Monday, January 2, 2012



Nails and Health: Read the Signs

Did you know your nails can reveal clues to
your overall health? A touch of white here, a rosy tinge there, or some
rippling or bumps may be a sign of disease in the body. Problems in the
liver, lungs, and heart can show up in your nails. Keep reading to
learn what secrets your nails might reveal.

Pale Nails

Very pale nails are sometimes linked to
aging. But they can also be a sign of serious illness, such as:

· Anemia

· Congestive heart failure

· Diabetes
· Liver disease

· Malnutrition

White Nails

If the nails are mostly white with darker rims, this can indicate liver
problems, such as hepatitis. In this image, you can see the fingers are
also jaundiced, another sign of liver trouble.

Yellow Nails

One of the most common causes of yellow nails is a fungal
infection. As the infection worsens, the nail bed may retract, and
nails may thicken and crumble. In rare cases, yellow nails can indicate
a more serious condition such as severe thyroid disease or psoriasis

Bluish Nails

Nails with a bluish tint can mean the body isnt getting
enough oxygen. This could indicate an infection in the lungs, such as

Rippled Nails

If the nail surface is rippled or pitted, this may be an
early sign of psoriasis or inflammatory arthritis. Psoriasis is a skin
condition that starts in the nails 10% of the time.

Cracked or Split Nails

Dry, brittle nails that frequently crack
or split have been linked to thyroid disease. Cracking or splitting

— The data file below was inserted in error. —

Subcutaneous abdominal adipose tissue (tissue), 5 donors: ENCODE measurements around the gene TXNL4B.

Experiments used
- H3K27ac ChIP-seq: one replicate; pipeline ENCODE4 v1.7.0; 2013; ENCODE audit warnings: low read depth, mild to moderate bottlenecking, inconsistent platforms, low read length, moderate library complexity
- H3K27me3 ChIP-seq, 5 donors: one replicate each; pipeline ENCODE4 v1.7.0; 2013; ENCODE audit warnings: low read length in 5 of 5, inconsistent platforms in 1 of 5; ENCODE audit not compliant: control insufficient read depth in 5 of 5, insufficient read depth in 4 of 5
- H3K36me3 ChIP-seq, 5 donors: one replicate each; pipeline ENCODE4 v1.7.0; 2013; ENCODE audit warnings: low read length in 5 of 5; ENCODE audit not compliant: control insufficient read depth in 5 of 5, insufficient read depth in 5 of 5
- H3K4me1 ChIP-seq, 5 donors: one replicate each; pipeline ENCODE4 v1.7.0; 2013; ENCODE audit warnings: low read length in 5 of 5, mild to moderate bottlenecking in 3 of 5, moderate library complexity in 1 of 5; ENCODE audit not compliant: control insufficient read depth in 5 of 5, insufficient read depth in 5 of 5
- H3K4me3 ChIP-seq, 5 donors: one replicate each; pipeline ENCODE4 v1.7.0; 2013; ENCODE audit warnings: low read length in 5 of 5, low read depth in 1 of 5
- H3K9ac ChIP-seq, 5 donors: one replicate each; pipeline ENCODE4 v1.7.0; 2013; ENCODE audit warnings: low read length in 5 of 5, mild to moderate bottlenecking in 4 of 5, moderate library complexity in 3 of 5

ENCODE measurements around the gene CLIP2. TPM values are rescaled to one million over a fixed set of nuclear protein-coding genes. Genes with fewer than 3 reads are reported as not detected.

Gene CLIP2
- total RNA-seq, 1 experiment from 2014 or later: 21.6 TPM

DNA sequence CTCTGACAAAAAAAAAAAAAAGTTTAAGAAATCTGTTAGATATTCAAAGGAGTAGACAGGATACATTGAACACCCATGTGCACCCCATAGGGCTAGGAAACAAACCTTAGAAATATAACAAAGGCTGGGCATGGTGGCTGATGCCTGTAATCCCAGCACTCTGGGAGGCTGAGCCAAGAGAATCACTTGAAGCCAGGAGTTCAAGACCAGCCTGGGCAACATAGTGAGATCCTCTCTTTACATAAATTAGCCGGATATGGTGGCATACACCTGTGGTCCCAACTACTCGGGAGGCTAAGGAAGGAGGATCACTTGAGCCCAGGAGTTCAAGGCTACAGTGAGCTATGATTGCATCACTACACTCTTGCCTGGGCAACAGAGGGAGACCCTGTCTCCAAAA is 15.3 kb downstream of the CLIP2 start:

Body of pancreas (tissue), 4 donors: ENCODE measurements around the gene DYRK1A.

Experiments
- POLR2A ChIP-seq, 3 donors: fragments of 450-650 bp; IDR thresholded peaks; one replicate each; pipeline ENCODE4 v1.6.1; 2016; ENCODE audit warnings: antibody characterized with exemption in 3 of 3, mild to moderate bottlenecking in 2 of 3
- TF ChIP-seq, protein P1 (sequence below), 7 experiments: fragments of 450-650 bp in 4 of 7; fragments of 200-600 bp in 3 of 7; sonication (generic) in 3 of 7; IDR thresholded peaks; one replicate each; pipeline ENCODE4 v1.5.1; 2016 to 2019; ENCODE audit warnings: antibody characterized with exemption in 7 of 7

combined with a yellowish hue is more likely due to a fungal infection


Puffy Nail Fold

If the skin around the nail appears red
and puffy, this is known as inflammation of the nail fold. It may be
the result of lupus or another connective tissue disorder.

Dark Lines Beneath the Nail

Dark lines beneath the nail should be
investigated as soon as possible. They are sometimes caused by
melanoma, the most dangerous type of skin cancer.

Gnawed Nails

Biting your nails may be nothing more than
an old habit, but in some cases its a sign of persistent anxiety that
could benefit from treatment. Nail biting or picking has also been
linked to obsessive-compulsiv e disorder. If you cant stop, its worth
discussing with your doctor.

Nails Are Only Part of the Puzzle

Though nail changes accompany many
conditions, these changes are rarely the first sign. And many nail
abnormalities are harmless -- not everyone with white nails has
hepatitis. If youre concerned about the appearance of your nails, see
a skin doctor dermatologist or a Physician.


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